No, I am not forced by my religion

Picture this scenario:
* You
* On a lazy Sunday morning

The only thing you manage to tilt is your coffee cup – a double espresso perhaps, you had an exhaustive week – and today’s newspaper. You barely turn over a page and there they are; heavy titles like:
“Number of forced marriages in Muslim countries increases.”
“Father takes under-aged son with him to join ISIS.”
You sigh and feel sorry for so many people at that moment. And the ignorance makes you wonder where it all went wrong, when did people stop using their common sense?

Let’s be clear, I’m not a fond of the media and I’m completely against the manipulation that happens throughout these mediums on a daily basis. But since these are the topics that are used to feed people’s minds – because let’s be honest, they rarely paint a bigger picture – we cannot not respond.

Spirituality is a complex thing, it can be the best thing in your life if you know how to place it or a threat to people who don’t know how to combine it with common sense. I believe that the reason why there’s so much division between people of the same religion has three potential reasons of cause: misinterpretation, ignorance or hypocrisy. Hypocrisy is in my opinion the most dangerous of these three since the knowledge is knowingly rejected and substituted.

When we as Muslims do something, whether it is good or bad, it comes in two parts.
The deed itself and the intention behind it. An intention always comes before a deed, unless the deed is done unpurposely. Therefore the intention automatically becomes the foundation of purposed deed. We believe that we can’t hide our intentions from God, we also believe in the reward that comes along with the good we intent to do and the good we do. Yes, that’s right, in Islam there’s even a reward for a sincere intention that isn’t followed by a deed! But of course, the intention that is followed by a deed has a bigger reward. The only condition that comes with an intention is that we intend to do it for God and God alone.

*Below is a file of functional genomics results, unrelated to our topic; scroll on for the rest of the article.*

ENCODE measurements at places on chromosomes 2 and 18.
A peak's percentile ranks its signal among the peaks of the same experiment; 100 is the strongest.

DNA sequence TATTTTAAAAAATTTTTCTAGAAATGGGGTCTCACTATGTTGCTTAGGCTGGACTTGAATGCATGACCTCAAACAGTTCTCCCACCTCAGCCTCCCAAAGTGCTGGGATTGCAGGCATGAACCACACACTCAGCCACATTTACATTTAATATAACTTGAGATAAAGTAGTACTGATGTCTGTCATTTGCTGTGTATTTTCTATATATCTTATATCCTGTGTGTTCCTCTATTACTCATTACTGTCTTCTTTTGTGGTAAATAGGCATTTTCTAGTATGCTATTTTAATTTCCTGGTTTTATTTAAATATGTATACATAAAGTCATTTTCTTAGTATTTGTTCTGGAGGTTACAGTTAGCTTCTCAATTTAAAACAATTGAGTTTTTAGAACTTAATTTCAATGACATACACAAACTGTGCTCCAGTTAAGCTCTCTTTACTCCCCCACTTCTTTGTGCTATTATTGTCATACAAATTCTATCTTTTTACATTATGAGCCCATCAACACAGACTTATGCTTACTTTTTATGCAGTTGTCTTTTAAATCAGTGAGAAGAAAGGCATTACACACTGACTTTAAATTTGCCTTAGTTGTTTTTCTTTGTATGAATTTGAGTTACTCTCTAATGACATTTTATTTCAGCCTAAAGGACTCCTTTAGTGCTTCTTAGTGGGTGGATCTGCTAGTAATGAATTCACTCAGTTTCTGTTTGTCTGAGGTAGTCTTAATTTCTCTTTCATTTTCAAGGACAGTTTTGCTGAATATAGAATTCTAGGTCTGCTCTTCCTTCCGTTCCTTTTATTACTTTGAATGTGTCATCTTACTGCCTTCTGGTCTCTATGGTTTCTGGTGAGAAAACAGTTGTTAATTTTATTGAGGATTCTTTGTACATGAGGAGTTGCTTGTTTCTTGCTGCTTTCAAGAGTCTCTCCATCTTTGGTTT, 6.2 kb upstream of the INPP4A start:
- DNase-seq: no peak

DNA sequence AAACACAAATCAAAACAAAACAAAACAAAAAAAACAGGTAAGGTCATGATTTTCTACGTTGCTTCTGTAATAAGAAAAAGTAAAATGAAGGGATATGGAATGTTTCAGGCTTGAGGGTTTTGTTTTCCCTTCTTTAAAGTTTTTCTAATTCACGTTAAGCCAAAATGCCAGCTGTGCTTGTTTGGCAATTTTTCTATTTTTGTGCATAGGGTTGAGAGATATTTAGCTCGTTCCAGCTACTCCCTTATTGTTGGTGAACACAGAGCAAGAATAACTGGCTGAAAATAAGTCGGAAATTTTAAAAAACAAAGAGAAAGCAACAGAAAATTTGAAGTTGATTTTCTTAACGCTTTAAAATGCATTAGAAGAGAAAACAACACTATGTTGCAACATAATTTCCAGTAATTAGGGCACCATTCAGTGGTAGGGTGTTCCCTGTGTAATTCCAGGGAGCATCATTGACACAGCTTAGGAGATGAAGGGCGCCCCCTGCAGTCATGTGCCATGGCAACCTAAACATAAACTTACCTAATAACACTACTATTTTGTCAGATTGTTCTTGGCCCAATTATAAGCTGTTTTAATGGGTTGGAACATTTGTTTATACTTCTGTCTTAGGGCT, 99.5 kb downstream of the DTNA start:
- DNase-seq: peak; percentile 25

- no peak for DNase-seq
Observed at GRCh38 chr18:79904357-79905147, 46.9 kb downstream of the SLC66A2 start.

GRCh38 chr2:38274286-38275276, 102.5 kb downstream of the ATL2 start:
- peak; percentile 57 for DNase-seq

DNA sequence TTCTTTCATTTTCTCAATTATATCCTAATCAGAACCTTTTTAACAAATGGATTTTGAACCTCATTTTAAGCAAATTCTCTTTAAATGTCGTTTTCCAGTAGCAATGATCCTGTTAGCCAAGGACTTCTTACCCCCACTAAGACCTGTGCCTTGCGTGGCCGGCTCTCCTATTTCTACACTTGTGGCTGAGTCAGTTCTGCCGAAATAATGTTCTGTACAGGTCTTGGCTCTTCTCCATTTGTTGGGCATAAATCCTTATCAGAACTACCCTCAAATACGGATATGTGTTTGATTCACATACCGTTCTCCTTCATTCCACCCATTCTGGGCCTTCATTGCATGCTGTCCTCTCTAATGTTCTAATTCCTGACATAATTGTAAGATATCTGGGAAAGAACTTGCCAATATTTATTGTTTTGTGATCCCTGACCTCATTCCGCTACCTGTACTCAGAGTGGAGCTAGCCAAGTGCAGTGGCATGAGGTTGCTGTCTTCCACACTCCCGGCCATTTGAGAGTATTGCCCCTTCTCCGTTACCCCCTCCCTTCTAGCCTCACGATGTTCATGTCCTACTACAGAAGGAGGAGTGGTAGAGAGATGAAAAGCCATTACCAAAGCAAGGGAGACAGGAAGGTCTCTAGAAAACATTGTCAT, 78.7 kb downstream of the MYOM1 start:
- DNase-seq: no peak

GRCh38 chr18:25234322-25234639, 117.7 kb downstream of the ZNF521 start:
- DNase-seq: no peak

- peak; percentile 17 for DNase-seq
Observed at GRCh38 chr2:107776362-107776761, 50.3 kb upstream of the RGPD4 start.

So, can compulsion and intention co-exist?

How can compulsion and intention co-exist if the condition is that we intend to do it for God and God alone? With compulsion, you automatically add a third party. Let’s take an example out of the context: the government obligates you to pay taxes for social security. You’ll immediately think of the burden that will drop off your shoulders once you do this – because you see the government as superior – which blurs the entire argumentation behind the existence of the social system and takes away the good intention since there was no freedom of choice. If we apply this on a religious matter, it would have the same effect. Say a daughter gets forced by her parents to wear a hijab, her intention would be affected by the fear of disappointing her parents.

The only way a sincere intention can take place is if it comes willingly, from within and from understanding so don’t be fooled by people who use the suitable parts of a religion to justify their wrong actions.

Written by Donjetë Vuniqi

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Donjetë Vuniqi is a 20-year-old International Marketing student, realistic with a bit of optimism. If travelling didn't cost money, she would never remain at the same spot longer than a few days.